Dubai is fun, just not all of it

Why the emirate's upsides can be its biggest downside, says Beatrice Thomas.

After almost a year in the sandpit my time here is up. I’m moving on to new adventures outside of the UAE, so forgive me for a slightly indulgent final AB Café.

My stay has maybe not been long enough to pass any expert judgment on this city, but as a reporter and general observer of life it has allowed me to form some firm opinions on a few things.

Coming to Dubai, a lot of people told me that “you either love it, or hate”. That’s true, and I’d like to think my view of the place is a combination of the two.

What Dubai has in spades is also what has made it the tourist and expat draw card of today: ambition, opportunity, year-round warm weather and a happening social scene.

There is always something to do, someone to be seen with and a new project or business to be launched, promoted and admired.

The government has encouraged this through the UAE’s tax-free status, free-zone business precincts and, as a result, anyone with an idea and a dream and, certainly, the goal of making big bucks, is drawn out here.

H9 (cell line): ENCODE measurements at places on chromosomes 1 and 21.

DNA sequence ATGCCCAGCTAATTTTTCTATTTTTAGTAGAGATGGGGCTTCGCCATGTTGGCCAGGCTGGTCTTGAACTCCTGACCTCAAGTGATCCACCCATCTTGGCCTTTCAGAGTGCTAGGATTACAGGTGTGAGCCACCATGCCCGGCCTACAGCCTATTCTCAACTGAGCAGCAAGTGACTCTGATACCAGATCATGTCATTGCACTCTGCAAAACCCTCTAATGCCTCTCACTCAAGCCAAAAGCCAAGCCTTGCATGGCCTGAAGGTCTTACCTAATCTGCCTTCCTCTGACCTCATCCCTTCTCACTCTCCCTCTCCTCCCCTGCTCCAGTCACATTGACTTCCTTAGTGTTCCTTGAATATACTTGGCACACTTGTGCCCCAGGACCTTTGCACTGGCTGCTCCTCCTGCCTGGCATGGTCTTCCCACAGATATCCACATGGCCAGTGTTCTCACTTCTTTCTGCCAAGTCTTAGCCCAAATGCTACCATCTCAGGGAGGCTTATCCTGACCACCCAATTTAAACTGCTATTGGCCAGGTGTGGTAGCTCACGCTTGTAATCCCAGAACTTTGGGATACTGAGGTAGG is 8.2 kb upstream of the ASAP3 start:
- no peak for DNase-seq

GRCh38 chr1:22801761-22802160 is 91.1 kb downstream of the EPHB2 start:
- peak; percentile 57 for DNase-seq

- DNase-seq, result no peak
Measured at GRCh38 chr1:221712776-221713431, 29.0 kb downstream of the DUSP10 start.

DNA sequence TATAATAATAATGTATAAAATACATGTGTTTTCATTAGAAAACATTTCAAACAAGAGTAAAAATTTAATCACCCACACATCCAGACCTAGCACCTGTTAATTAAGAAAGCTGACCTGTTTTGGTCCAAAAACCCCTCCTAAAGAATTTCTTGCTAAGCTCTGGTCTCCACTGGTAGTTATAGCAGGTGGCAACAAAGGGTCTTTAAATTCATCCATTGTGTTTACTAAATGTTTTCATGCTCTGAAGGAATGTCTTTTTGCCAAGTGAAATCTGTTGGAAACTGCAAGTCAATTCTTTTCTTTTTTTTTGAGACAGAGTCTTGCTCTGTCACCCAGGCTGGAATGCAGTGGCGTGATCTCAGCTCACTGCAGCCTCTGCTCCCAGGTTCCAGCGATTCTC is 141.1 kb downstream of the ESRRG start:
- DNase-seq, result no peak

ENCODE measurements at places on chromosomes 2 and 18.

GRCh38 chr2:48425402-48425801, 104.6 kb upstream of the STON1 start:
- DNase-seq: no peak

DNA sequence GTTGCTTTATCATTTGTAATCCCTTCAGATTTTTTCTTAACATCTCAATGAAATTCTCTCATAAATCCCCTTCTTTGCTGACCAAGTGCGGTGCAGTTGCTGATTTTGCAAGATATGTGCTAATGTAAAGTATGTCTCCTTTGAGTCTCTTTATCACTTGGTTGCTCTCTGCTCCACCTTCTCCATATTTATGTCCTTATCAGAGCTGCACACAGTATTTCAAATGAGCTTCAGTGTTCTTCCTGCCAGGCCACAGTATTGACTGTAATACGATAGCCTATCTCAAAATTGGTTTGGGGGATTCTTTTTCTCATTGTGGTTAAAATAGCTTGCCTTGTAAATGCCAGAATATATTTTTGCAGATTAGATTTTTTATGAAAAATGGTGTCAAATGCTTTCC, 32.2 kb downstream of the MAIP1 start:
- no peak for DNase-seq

The thing is, I believe some of those lures are also Dubai’s biggest downside.

I’m by no means an idealist, but I do think some people’s attitudes, skewed by a money-making drive, could do with a reality check.

It’s not that I would deny anyone the chance to make a success of themselves, but there’s a lot to be said for humility, and common courtesy.

For example, the lack of courtesy on the roads is amongst the worst I have experienced, including in bigger, busier cities, in the world. You’re not that important, and surely your hurriedness doesn’t justify risking other people’s lives.

Likewise, the attitude towards shop assistants, restaurant workers, taxi drivers and any other lower-income worker could for a lot of people also do with a serious manners upgrade.

These workers probably earn less than you, but that doesn’t mean you get to treat them poorly.